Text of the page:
So I've signed up to do it, with the sinking feeling that it will get in the way of everything else. I remember watching a film, a long time ago, about a woman doing a dissertation. The film is called The Lost Language of Cranes. You think, when the film starts, that it'll be about Cranes. But actually, it's about cranes.

the statue of the unknown artist

She's writing a dissertation about a neglected child, who had been born and grown up in isolation, opposite a building site. We don't hear much about this in the film. The film is about some gay men, having family dramas. But anyway, back to the child. The child's only significant long-term interactions was watching the cranes (Though he must have been fed? Was it just a thought experiment? A metaphor? Is there a case at the heart of this?). When they (social services, one presumes) found him, he couldn't talk, but would imitate the mechanical swinging motions of the cranes, speaking the only language he had been exposed to.

The woman doing the dissertation is annoying and passive. Maybe she's a metaphor, too. Like I said, it was a story about gay men. But anyway, she gives up the dissertation. Why? asks the man the story is about. She answers "It was getting in the way, of life, of everything."

So, yes. I'll probably have less time to spend gardening over the next year....

Wednesday, 17 August 2016

cast aside

I think someone may have tried to throw a wedding bouquet into the river from a car. Ouch.

Saturday, 13 August 2016

succulent successes

My front windowsill has been enjoying the weather so much that the Stinky Feet plant bloomed. The smell isn't overpowering, thankfully - you have to push your nose right up against it to smell a little taint, like overripe cheese.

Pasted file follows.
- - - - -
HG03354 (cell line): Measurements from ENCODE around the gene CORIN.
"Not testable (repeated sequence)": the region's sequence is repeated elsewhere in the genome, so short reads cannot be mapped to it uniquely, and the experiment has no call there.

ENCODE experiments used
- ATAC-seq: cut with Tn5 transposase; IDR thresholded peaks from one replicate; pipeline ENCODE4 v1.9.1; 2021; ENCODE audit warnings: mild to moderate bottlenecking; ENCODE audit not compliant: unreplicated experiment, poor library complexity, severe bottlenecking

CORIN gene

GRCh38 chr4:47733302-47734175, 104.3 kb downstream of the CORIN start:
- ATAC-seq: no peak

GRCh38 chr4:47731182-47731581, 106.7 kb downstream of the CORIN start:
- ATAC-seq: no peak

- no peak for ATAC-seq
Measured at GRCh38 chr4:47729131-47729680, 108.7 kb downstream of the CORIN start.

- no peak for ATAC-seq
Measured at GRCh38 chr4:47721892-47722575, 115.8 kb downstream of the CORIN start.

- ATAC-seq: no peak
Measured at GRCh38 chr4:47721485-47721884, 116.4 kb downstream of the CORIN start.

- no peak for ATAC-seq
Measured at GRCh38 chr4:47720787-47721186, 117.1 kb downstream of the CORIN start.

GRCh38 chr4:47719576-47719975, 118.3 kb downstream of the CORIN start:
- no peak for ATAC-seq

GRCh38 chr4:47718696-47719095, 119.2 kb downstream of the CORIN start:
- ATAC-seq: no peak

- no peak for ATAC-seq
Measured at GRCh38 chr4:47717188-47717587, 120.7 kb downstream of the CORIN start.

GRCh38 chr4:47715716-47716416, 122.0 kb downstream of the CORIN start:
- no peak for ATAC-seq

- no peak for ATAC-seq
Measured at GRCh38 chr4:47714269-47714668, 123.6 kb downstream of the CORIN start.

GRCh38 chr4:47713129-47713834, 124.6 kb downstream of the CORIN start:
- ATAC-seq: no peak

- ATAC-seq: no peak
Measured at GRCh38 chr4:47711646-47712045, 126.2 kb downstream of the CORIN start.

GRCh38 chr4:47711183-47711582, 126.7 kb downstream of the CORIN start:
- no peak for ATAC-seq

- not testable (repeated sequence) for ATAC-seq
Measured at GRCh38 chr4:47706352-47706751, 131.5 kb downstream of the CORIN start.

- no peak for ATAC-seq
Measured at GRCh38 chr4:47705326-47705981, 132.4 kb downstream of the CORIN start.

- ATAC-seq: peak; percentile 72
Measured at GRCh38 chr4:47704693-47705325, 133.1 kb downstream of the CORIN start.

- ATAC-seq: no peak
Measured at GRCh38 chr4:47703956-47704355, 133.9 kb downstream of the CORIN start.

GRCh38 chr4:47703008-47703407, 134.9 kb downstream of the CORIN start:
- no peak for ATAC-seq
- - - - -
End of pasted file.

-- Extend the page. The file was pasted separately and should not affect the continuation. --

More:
My mysterious Ikea Plant has been having a great time of it, too. In fact it got so effusively overgrown (and exciting to the kitten) that I had to cut it a fringe!

Thursday, 11 August 2016

art plants

The RA Open Exhibition, the show you can go to and fantasise about owning art. I was on the look out for the gardens in the art, the green in the frames, the flowers in the saleroom. What would you like to own today?

cauli cast concrete plosion people

Cast concrete cauliflorets? Or a very fancy cold frame?

lost child The wrong dogs

Report-me sculptures, available in NSPCC and RSPCA varieties?

Dark matters RA Summer Exhibition

Challenging garden furniture, or a curious indoors/outdoors sloping table?

RA Summer Exhibition RA Summer Exhibition

Or for the full-on Ballardian vibe, tiny crystalline trees, or a crystalline explosion for your water-feature?

As usual, we bought nothing.

Friday, 5 August 2016


From time to time I feel I should really erect a pavilion in my back garden. A bit like the the long term plan of making bunting out of all of the fabric I'm too sentimental to throw away, it's probably never going to happen.

If I do make one, though, it will be:

  • Sheltering, unless elemental exposure is part of the point
  • Colourful,either in the materials it uses or light projected onto it
  • Glittering, glistening or sparkling, not fussy which
  • Comfortable to sit under
The Serpentine's pavilion this year is none of those things. White, dripping, boxy, bright, weird, and, yes, beautiful but sitting under it on a gloomy day is wet, draughty and dark.

serpentine pavilion 2016 serpentine pavilion 2016
serpentine pavilion 2016 serpentine pavilion 2016

We didn't linger.

Thursday, 4 August 2016